What Becomes Us by Micah Perks (Outpost19)
This book is lovely and strange. I’ll start by saying it’s narrated by Evie’s unborn twin babies. It might sound gimmicky, but it’s not--most of the time I didn’t notice, until they started talking about being squished into a uterus together. But for this book, it works. Evie, their mother, escapes an emotionally abusive husband and perfectly nice life on the West Coast for a small, backwater town in upstate New York, where she finds a house to rent and a substitute English teacher job at the local high school. (And I do mean she escapes, literally, out of a window.) She meets an unusual cast of characters living on Lonely Rincon Road, and quickly becomes enveloped in their lives, including their fascination with the colonial woman Mary Rowlandson, kidnapped by Native Americans in 1676. But everything is not as it seems and Evie quickly gets pulled into the web of secrets, lies, and forbidden love. It’s odd and beautiful, uncovering both the dark and the light in life.

The Past by Tessa Hadley (Harper)
I firmly believe that Tessa Hadley is one of our great underappreciated writers. Her writing is quiet and gorgeous, conveying profound, thoughtful musings on life--the mysteries of family, the entanglements of love, the lost innocence of growing up, and the strangeness of growing old. "Not a lot happens" would be a fair assessment of this book, but like with the deeply perceptive writing of Anne Enright, it doesn't matter. You're not here for a boisterous plot, break-neck pace, or a suspenseful finish. You read Hadley for the sentences, for the characters, and for the insight. The Past is no different. A set of siblings head to their family cottage for a several week-long holiday. Their separate lives come together. Sparks fly. Read it slowly and savor.

What Is Not Yours Is Not Yours: Stories by Helen Oyemei (Riverhead)
Like everything Helen Oyeyemi writes, this short story collection sparkles with magic and delight, romantic entanglements, bizarre characters and circumstances (I'm talking a whole story on puppetry, and she pulls it off too), and lovely, profound musings on love and belonging. It's strange and wonderful, sometimes dark and odd, but always bursting with intelligence, curiosity, and wisdom. "Presence" is the best story (well, it's hard to say because they are all so different), about a woman, unsure of her marriage, who begins a strange psychological study with her husband. I felt myself almost holding my breath as I read it, waiting for the other strange shoe to drop. (It drops.)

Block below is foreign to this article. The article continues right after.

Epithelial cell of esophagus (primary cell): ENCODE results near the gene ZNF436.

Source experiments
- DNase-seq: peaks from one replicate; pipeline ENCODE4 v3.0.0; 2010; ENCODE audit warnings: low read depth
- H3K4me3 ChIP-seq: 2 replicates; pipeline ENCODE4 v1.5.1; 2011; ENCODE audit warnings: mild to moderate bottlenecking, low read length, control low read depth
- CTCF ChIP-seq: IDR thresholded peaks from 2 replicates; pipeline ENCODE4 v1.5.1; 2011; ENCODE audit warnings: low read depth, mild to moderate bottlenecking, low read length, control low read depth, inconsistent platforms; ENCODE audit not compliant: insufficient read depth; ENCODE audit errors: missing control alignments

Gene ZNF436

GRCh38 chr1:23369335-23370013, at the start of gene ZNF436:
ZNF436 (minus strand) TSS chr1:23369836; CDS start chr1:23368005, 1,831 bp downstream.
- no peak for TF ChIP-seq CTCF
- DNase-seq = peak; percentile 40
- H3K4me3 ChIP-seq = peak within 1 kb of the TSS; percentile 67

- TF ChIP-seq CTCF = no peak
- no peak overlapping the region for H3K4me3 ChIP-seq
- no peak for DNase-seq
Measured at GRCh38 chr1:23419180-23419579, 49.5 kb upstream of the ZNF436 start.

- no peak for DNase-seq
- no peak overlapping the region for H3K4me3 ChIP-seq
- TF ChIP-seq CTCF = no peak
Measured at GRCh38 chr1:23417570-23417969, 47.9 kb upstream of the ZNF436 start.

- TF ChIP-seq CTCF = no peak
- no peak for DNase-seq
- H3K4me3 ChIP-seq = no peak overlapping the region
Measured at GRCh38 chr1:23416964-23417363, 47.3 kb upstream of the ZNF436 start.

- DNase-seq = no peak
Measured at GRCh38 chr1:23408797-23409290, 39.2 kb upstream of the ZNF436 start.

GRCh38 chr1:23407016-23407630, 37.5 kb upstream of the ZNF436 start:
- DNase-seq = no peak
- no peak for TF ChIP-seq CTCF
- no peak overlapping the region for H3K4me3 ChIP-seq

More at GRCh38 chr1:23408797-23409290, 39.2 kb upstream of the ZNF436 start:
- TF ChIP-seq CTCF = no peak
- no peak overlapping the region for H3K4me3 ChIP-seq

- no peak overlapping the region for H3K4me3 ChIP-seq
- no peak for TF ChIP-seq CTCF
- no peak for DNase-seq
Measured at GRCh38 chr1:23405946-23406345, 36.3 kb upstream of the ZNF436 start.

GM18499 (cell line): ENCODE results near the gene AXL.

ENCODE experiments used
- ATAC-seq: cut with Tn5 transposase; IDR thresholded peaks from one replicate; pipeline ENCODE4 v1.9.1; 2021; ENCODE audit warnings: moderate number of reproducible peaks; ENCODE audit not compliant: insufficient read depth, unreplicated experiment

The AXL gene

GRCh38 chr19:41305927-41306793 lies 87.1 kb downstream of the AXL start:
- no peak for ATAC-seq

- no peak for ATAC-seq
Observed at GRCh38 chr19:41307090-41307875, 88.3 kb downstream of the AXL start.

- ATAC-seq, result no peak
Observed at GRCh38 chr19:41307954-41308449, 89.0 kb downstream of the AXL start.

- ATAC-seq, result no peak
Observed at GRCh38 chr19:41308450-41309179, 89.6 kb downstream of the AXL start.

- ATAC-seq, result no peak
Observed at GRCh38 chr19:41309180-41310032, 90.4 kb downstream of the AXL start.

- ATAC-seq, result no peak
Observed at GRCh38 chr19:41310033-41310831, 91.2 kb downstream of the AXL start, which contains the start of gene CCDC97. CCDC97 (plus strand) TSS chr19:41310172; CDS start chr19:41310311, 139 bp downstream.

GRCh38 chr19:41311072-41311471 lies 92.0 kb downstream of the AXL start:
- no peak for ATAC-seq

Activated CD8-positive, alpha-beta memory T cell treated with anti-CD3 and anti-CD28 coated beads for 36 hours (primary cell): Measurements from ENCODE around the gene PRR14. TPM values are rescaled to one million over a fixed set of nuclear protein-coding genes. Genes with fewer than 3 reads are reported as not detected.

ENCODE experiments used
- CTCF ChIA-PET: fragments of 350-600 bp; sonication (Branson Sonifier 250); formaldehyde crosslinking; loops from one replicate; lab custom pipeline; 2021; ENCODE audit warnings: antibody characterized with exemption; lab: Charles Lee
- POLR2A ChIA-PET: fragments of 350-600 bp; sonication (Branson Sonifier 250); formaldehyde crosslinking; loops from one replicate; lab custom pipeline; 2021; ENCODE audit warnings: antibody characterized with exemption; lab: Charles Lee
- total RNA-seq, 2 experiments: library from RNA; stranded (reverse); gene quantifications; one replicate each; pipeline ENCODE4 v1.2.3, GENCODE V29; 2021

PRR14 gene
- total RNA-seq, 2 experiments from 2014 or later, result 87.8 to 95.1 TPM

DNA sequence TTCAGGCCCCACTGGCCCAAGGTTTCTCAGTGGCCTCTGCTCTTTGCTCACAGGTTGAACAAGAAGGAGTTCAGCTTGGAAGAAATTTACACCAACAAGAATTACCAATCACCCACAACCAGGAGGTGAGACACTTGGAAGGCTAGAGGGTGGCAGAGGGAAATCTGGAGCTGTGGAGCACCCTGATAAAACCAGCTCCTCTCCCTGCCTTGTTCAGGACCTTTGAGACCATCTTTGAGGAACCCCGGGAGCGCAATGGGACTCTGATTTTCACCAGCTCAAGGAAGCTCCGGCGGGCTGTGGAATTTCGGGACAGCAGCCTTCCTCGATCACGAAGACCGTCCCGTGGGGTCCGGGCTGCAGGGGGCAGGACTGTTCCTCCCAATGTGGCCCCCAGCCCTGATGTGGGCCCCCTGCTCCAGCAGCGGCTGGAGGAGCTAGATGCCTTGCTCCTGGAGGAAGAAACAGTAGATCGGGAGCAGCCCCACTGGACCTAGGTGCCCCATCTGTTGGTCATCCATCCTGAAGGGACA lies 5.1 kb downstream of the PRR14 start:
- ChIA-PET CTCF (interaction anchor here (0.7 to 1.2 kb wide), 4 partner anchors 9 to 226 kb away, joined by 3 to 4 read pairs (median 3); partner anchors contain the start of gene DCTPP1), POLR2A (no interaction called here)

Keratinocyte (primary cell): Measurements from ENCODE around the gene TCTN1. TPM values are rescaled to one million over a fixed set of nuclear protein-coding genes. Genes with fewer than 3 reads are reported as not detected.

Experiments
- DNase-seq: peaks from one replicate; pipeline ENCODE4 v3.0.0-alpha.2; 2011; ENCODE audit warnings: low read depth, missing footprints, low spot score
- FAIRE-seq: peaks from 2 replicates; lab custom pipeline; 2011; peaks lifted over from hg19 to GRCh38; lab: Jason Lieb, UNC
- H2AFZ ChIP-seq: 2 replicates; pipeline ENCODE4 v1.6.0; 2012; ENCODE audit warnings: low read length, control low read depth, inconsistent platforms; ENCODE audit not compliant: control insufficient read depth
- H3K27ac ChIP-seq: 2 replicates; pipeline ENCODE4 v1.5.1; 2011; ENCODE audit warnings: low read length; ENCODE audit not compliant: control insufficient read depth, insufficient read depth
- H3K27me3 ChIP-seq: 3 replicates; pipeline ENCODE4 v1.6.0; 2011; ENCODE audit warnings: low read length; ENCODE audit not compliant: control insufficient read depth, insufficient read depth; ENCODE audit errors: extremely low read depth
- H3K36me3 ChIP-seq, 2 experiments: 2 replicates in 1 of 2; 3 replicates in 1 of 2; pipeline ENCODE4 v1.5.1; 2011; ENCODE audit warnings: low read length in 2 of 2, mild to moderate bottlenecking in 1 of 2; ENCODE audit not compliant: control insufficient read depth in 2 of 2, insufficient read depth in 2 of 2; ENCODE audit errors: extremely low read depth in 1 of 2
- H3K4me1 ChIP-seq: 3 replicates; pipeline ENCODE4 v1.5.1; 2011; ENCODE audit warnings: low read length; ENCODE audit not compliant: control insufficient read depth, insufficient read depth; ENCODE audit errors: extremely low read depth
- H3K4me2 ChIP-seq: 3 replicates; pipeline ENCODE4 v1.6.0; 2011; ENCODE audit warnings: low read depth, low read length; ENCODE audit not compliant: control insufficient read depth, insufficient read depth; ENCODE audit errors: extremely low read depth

The Gloaming by Melanie Finn (Two Dollar Radio)
This book is so, so good. The writing is truly wonderful (copious underlining of beautifully crafted sentences), and the story is deep and surprising and profound. Finn’s plotting is excellent too--the story skips back and forth between dates that are only a few months apart. How much could happen in a few months? A world. This is the story of Pilgrim Jones, a wife, a traveler, a woman whose life is both spontaneous and planned out, and how that perfect life falls apart in so many ways. It’s about love, lost and found, about grief, about passion and loyalty and fear and discovery. I don’t want to give away any of the story’s reveals by summarizing-- just know, it’s really something.

The Girls by Emma Cline (Random House)
The Manson story is nothing new but reading Cline's reinvention of it felt like peeking in through a curtain, through the life of a bored 1960s California girl. Our girl is Evie Boyd, whose parents' fractured marriage leaves a crack for her to fall through, and discover life on the other side of it. Lonely and out of place, Evie meets a group of girls in a park in San Francisco and falls headlong for their wild and free lives. She spends increasing time with them and soon meets Russell, the enigmatic and dynamic leader of the group. But Evie isn't drawn to Russell so much as Suzanne, the leader of the girls. Their relationship is complex and difficult-- Evie wants more than anything an older girl to love her unconditionally, but Suzanne is too far gone. Looking at the story from an outside perspective makes it easy to see the allure of what we today know is a completely insane cult-- it was a family, a haven, a place for these young girls to find themselves apart from their families of origin. Cline's writing is effervescent and strong, and her story pulls you along like a speeding car, knowing full well that it will all fly off a cliff at some point soon.

Sweet Lamb of Heaven by Lydia Millet (WW Norton)
This book was an odd little duck but I couldn't stop reading it. On one hand it's a straightforward suspense novel-- woman leaves husband, husband hunts her down. Definitely read that story before. But in this novel, not only is there of course a crazy ass twist but there is also Millet's completely gorgeous writing, some downright strange moments that we just go along with because that is what you do in a Millet novel, and her beautiful musings on life and the limitations of existence. This passage has stuck with me:

"Because if you're the kind of person who wants to know what's at the end of the universe, what's at the edge of being, and you grow older and older and comprehension settles on you that you'll never know, despair can well up. The question of what we don't see, what's beyond our capacity-- in the space where the answers should be, in the knowledge that nothing will ever give us that answer-- we have to pass through all the dark nights we live until we die. Never to see what's at the end of infinity, never to see the future of what we love, even the hidden lives of our children-- the knowledge breaks our hearts. It nearly cracks us open as we walk."

Here Comes the Sun by Nicole Dennis-Benn (WW Norton)